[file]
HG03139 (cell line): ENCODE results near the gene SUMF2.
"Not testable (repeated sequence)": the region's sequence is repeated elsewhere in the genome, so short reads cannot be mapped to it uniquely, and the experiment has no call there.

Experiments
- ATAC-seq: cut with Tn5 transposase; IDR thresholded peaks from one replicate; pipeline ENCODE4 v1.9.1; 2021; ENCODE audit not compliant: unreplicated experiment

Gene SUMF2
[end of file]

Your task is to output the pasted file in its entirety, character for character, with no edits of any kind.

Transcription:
HG03139 (cell line): ENCODE results near the gene SUMF2.
"Not testable (repeated sequence)": the region's sequence is repeated elsewhere in the genome, so short reads cannot be mapped to it uniquely, and the experiment has no call there.

Experiments
- ATAC-seq: cut with Tn5 transposase; IDR thresholded peaks from one replicate; pipeline ENCODE4 v1.9.1; 2021; ENCODE audit not compliant: unreplicated experiment

Gene SUMF2